An MDF part that has been powder coated is significantly tougher in use than either a foil wrapped part or a liquid finished part, thus offering a better quality product at less cost. The latest powder technology that is coming to market, enables either single or two coat processes that can now be used in high humidity areas such as bathrooms, and can be cured in less than 5 minutes at 130°C.
Gas Catalytic Infrared v. Electric Infrared v. Convection Oven
The use of powder coating infrared ovens as opposed to convection ovens for the pre heat and cure cycles is the most cost effective method to cause the MDF to become conductive and to cure the powder without removing the water content from the MDF board. Catalytic infrared is more effective over electric infrared in as much as the IR leaving the catalyst surface is multi directional and emerges from a cloud of water vapor and carbon dioxide which are bi products of the catalytic chemical reaction. These hot gases provide a low intensity long wave infrared that is more easily absorbed by the powder on the surface of the MDF, raising the surface temperature quickly and uniformly through out the thickness of the powder.
An additional benefit of powder coating is the absence of a parting line between the melamine and PVC. The powder completely encapsulates the MDF. Being able to produce large quantities of finished parts without human interference is another big plus for powder.
Economics of Powder Coating MDF Proven
It is clear that the argument has been proven. A powder coated MDF part, cured in a gas catalytic infrared oven is cheaper to produce than any other finish. and tougher in use.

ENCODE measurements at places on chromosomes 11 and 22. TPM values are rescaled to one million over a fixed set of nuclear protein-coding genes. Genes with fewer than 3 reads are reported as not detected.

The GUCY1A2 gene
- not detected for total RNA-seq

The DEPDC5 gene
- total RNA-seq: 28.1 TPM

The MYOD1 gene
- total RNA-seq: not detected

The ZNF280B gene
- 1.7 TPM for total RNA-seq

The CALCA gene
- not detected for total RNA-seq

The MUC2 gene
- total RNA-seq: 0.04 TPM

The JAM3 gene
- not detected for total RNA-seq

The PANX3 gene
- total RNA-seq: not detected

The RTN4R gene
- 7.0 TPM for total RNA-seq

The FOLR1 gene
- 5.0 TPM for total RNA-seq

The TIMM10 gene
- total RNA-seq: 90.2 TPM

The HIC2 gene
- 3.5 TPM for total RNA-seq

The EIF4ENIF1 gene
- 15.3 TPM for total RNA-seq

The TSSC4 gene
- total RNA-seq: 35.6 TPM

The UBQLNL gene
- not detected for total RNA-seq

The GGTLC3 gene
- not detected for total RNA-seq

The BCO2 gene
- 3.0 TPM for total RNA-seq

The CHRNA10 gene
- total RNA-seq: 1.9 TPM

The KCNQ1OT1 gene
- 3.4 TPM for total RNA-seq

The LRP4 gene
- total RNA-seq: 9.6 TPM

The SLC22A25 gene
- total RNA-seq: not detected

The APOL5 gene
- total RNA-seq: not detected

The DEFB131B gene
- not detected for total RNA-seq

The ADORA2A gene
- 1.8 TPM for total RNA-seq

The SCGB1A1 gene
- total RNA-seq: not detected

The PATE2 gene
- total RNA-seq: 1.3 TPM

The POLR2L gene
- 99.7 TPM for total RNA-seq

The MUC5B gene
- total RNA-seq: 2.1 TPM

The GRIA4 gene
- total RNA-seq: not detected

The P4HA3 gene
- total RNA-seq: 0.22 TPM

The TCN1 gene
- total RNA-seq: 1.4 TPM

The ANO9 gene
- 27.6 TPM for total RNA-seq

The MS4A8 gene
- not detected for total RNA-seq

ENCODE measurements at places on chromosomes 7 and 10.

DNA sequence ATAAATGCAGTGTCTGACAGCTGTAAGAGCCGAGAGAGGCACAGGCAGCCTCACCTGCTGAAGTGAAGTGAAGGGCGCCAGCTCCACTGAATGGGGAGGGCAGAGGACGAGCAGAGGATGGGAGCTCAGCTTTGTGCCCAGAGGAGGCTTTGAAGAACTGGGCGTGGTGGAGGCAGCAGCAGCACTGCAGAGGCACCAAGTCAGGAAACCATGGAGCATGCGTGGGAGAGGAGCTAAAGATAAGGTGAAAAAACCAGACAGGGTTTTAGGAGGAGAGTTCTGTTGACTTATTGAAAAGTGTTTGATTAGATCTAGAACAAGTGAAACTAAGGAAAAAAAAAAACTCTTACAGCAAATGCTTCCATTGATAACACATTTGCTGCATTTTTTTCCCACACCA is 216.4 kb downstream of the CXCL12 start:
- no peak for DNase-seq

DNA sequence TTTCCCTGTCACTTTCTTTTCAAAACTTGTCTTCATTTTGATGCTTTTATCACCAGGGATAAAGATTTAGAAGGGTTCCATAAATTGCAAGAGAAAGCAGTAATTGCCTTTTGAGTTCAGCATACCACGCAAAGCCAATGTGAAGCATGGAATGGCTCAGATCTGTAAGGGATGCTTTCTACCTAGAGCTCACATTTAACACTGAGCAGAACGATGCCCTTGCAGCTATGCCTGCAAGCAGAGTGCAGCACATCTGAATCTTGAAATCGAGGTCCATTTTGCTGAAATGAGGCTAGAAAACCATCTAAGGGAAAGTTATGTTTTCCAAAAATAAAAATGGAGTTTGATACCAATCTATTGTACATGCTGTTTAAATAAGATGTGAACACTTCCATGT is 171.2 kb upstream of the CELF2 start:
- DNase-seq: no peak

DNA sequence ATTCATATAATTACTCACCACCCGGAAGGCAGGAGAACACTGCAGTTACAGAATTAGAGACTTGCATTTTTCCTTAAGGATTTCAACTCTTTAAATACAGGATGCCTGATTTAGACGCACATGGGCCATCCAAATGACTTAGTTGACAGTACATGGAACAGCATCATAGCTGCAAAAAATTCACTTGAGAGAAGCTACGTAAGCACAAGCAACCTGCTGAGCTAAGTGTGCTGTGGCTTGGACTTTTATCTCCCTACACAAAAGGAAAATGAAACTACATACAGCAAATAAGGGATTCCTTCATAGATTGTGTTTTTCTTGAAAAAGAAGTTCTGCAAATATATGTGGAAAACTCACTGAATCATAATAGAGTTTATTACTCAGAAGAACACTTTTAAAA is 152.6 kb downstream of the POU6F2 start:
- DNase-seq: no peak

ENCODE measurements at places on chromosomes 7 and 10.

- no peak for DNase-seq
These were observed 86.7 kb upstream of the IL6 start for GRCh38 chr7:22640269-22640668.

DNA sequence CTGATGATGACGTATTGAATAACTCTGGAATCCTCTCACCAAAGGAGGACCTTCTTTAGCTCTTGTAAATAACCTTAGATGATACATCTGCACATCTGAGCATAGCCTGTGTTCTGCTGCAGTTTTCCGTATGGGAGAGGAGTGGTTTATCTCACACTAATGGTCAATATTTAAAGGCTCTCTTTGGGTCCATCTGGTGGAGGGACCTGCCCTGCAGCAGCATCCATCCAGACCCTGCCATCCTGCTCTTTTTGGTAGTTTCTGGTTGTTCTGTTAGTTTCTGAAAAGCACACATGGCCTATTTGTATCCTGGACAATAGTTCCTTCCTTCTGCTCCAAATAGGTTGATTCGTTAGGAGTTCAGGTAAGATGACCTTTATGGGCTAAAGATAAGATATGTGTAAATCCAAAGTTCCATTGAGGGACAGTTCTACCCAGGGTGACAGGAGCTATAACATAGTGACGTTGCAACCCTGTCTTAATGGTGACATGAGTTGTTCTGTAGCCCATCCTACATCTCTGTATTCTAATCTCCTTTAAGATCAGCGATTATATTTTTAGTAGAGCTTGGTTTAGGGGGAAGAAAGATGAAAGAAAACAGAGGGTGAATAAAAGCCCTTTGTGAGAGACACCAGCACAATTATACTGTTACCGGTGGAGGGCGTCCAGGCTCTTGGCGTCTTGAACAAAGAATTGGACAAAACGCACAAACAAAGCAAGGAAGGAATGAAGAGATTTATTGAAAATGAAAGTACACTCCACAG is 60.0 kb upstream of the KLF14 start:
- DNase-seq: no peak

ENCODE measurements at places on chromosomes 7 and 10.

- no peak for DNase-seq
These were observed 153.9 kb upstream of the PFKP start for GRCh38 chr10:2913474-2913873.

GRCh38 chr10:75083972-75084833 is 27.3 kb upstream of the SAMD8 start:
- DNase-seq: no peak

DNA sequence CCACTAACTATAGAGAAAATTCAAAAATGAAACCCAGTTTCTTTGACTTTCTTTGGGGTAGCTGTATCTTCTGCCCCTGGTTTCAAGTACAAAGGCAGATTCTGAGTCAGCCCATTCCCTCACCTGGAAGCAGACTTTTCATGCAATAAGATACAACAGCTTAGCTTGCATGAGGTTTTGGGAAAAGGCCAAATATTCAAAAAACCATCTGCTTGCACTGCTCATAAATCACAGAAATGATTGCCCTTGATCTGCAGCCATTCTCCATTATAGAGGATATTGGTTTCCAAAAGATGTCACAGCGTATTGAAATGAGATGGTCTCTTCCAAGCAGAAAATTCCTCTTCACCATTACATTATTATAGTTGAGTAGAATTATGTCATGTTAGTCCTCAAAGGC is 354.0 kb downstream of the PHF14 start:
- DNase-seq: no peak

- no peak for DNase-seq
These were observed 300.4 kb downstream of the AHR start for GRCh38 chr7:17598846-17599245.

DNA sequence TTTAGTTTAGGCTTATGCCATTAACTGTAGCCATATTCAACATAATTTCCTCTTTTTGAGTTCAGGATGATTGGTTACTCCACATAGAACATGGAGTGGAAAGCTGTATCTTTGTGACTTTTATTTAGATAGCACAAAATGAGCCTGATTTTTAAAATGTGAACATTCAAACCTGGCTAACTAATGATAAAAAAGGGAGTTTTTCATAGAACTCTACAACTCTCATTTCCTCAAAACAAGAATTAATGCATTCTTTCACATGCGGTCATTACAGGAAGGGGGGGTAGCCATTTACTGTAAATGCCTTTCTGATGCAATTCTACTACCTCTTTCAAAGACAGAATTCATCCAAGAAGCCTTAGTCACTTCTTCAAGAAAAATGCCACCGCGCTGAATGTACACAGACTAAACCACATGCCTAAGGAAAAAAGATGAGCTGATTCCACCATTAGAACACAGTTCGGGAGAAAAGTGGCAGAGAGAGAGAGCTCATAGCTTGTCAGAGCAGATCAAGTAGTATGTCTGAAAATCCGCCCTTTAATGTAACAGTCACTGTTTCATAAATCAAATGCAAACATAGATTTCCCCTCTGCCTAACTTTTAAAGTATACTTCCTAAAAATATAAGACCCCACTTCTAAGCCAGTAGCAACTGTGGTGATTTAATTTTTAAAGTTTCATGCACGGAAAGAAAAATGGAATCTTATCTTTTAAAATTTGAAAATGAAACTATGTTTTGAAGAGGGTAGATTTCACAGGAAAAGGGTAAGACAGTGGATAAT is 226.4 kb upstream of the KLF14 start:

Heraeus Vulcan has been at the forefront of the latest developments in oven cure technology and PLC controls to ensure the optimum cure.
Vulcan Catalytic® is a worldwide leader in the development of pre-heating and curing systems for successful application of powder on MDF. We have been at the forefront of New Developments in MDF Coatings. Using unique catalytic oven designs with our high efficiency heaters, together with the latest in low bake powder technology, the process has become more predicable and consistent.
Powder coating has now evolved to offer many advantages over liquid paint application. Advances in technology continue to increase the efficiency and cost effectiveness of the process. As part of our ongoing research, Heraeus Vulcan has found significant opportunities in powder coating, but the most exciting of these existed in the wood industry, and in particular, M.D.F.
MDF (Medium Density Fiberboard) is well known for its versatility, particularly in the furniture and construction industries, with new applications being developed continually. Although the material itself is relatively inexpensive, much of the production cost of mass produced products is associated with the finishing of the product’s surface, either by conventional wet paint spraying, vacuum coating or membrane pressing. The method adopted is dependent on the type of board, production requirements, the finish and of course the cost.